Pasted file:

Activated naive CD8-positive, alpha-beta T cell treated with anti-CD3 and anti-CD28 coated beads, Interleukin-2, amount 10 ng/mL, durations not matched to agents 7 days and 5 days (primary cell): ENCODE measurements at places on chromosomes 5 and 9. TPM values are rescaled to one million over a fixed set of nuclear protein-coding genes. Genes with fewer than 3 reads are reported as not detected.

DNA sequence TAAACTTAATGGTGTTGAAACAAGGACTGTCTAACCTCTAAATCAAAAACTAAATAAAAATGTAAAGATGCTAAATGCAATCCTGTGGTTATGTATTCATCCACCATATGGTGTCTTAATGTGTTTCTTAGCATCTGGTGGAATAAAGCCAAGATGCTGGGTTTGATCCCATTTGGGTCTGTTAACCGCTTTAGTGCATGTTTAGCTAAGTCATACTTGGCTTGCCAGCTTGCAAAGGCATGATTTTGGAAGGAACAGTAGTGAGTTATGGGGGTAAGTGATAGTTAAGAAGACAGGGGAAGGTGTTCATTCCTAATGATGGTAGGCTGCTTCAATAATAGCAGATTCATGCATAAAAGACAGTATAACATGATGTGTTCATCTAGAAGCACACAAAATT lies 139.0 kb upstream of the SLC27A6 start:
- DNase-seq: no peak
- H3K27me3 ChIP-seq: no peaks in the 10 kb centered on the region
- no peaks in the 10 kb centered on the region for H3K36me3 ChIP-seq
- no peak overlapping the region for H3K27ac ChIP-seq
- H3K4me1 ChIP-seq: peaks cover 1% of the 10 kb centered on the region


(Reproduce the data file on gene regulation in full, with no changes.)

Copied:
Activated naive CD8-positive, alpha-beta T cell treated with anti-CD3 and anti-CD28 coated beads, Interleukin-2, amount 10 ng/mL, durations not matched to agents 7 days and 5 days (primary cell): ENCODE measurements at places on chromosomes 5 and 9. TPM values are rescaled to one million over a fixed set of nuclear protein-coding genes. Genes with fewer than 3 reads are reported as not detected.

DNA sequence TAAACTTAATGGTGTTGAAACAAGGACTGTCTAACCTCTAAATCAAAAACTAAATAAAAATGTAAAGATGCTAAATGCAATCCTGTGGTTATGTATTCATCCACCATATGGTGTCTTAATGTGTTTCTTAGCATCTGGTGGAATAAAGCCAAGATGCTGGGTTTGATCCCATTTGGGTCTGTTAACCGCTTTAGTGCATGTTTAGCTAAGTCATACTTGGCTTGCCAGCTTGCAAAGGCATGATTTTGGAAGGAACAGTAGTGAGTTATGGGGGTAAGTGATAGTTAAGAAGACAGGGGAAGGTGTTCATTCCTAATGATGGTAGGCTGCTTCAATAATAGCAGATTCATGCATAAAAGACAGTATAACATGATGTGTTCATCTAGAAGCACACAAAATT lies 139.0 kb upstream of the SLC27A6 start:
- DNase-seq: no peak
- H3K27me3 ChIP-seq: no peaks in the 10 kb centered on the region
- no peaks in the 10 kb centered on the region for H3K36me3 ChIP-seq
- no peak overlapping the region for H3K27ac ChIP-seq
- H3K4me1 ChIP-seq: peaks cover 1% of the 10 kb centered on the region